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  • #5
symbolipoint
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You can attempt exercises before you have a complete understanding of theory. Many students master certain types of problems "by rote" without having a complete understanding of theory.

It is more comfortable to completely understand concepts before doing exercises. Some people feel it's "a matter of principle" or a "moral obligation" that they will understand all concepts involved before doing exercises. That method only works for students who have enough previous experience and skill in the subject matter.

I notice you've asked questions about problems in classical mechanics. There is cultural aspect to such problems. The have traditinal components - massless strings, inclined planes, wheels that slip, and wheels that don't slip. Learning how to behave when you solve such problems is somewhat like going to a wedding conducted by an unfamiliar religious denomination. You have to observe examples of behavior ( Do they kneel when they pray? Are you expected to say "Amen" ? ). You can't expect to comprehend the entire doctrine and traditions before the service begins.
Felipe Lincoln,

Can you pick fewer courses each term to reduce your work-load?

How do you feel about confusion when attending lectures and during reading & studying?
 
  • #6
symbolipoint
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After looking at the topic title again, in case you are locked-in to your program's course schedule, you may need to plan on changing your major field. You say you are doing poorly in all subjects. I assume you mean, at least all Physics and science courses. "Poorly" means, letter grades of C or lower. You may need to think about your future plans on your own as well as get good advice from your department and other people whom you know. Maybe switch to something related to but not the same as Physics; or maybe something in Mathematics, computer science, or something else entirely. You need good advice from someone.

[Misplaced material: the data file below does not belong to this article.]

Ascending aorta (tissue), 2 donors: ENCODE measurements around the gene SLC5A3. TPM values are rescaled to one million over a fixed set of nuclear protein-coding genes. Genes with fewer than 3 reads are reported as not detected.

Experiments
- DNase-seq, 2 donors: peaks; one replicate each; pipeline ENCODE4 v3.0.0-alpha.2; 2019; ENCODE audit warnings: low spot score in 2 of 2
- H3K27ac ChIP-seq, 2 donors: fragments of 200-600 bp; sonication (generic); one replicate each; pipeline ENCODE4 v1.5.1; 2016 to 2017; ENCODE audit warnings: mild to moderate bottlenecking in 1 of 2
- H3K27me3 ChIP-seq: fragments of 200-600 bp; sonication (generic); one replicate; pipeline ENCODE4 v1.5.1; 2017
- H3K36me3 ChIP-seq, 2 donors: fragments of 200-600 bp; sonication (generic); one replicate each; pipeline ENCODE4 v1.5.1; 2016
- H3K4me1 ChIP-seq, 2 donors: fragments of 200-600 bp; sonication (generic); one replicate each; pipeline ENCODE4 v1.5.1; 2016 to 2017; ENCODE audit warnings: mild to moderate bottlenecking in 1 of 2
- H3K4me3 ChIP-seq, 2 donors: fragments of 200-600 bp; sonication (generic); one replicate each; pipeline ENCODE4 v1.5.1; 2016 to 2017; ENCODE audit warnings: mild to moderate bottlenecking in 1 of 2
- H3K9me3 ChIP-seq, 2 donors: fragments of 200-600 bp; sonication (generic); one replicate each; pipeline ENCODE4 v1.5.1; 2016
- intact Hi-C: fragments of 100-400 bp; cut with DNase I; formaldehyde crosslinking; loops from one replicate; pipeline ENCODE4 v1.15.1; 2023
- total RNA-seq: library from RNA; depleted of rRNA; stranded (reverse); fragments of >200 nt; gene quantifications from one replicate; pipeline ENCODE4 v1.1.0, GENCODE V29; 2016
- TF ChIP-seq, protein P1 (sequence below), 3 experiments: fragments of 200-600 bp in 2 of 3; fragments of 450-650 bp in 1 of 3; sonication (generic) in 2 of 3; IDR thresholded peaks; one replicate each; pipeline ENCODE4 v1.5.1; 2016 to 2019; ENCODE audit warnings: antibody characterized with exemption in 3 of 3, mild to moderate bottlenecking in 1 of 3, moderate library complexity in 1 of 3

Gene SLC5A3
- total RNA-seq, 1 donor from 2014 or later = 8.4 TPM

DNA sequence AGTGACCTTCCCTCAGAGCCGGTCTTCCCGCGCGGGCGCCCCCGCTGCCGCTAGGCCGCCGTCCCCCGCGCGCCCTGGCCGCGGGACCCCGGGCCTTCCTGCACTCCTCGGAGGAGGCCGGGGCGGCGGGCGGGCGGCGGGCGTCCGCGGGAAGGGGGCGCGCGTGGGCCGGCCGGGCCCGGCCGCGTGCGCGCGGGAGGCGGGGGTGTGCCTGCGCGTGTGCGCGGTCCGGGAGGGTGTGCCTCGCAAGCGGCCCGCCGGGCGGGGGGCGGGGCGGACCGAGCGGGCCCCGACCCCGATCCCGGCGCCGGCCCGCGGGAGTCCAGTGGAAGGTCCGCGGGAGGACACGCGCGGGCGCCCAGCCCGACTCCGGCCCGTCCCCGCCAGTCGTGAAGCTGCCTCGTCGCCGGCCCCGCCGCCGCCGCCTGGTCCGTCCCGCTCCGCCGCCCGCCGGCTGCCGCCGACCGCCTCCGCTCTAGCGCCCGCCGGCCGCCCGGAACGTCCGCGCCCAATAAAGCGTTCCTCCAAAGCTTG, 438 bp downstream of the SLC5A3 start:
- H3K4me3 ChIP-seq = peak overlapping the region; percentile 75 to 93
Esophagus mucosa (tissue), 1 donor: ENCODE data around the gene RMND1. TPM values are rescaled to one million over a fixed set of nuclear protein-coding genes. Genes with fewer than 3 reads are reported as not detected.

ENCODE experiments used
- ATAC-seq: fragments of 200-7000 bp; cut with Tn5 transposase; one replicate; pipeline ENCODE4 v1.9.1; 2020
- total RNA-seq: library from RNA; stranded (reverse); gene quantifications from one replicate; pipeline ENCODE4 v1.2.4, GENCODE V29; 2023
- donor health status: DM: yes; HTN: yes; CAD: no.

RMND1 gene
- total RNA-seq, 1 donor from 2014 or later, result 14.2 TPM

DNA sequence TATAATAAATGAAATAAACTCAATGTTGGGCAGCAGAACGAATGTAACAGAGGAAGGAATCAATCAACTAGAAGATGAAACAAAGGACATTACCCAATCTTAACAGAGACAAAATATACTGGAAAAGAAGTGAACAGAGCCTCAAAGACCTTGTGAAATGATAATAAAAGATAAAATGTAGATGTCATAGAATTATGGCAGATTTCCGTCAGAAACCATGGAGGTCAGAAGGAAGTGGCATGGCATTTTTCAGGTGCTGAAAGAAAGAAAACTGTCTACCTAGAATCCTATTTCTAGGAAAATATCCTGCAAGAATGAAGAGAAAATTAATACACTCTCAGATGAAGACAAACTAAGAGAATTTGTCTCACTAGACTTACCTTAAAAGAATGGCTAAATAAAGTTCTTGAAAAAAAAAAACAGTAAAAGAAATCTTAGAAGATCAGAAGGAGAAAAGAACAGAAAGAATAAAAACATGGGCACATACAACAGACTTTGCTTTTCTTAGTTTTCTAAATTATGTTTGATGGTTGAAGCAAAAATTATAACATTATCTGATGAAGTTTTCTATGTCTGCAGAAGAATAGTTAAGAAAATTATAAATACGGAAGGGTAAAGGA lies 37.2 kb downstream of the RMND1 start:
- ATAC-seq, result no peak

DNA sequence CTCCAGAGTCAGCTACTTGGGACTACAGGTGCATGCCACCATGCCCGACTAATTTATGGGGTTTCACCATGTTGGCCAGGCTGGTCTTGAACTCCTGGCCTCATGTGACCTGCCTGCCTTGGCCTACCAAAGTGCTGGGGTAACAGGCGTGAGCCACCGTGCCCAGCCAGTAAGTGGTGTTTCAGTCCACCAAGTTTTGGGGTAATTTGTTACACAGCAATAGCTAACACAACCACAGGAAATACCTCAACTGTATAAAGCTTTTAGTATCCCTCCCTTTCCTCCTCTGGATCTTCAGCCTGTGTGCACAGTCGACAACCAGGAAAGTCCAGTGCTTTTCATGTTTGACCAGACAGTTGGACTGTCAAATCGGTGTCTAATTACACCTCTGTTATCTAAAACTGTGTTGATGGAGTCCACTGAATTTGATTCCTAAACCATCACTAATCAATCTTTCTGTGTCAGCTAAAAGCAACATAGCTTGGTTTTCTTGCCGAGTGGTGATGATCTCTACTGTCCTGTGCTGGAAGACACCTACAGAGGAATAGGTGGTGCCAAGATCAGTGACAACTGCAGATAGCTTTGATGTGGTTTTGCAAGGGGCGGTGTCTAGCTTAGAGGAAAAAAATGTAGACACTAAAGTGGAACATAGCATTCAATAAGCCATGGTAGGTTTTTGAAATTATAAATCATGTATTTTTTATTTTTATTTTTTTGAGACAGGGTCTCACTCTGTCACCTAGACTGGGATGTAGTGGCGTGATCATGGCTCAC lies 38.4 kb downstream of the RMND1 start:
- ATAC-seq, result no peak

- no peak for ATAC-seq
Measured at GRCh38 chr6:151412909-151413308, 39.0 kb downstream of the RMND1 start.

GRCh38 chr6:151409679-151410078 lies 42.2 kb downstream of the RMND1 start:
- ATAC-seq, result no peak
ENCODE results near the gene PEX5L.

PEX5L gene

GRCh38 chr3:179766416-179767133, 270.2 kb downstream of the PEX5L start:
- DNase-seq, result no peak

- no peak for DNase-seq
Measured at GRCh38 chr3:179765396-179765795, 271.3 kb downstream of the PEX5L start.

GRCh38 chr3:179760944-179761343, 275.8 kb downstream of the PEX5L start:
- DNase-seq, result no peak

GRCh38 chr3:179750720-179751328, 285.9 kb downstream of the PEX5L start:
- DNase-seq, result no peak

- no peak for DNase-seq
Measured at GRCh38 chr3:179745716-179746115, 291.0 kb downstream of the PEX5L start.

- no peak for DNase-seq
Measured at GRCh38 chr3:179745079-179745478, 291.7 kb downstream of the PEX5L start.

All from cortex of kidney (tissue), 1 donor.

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  • #7
Felipe Lincoln
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Felipe Lincoln,

Can you pick fewer courses each term to reduce your work-load?

How do you feel about confusion when attending lectures and during reading & studying?
Yes, I can.
I am actually already doing this, I am taking less courses than I have to get and still strugling.
And I do feel a bit confused in the classes and when studying.
 
  • #8
Felipe Lincoln
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After looking at the topic title again, in case you are locked-in to your program's course schedule, you may need to plan on changing your major field. You say you are doing poorly in all subjects. I assume you mean, at least all Physics and science courses. "Poorly" means, letter grades of C or lower. You may need to think about your future plans on your own as well as get good advice from your department and other people whom you know. Maybe switch to something related to but not the same as Physics; or maybe something in Mathematics, computer science, or something else entirely. You need good advice from someone.
When I first started doing physics I was amazed and very excited to everything, but then I started to get involved to the academic area, I saw how a physicist works and I am a bit confused if it is really what I want to me since I usually do not get to much interested in reading scientific article and I even get bored and sleepy when reading some scientific journals.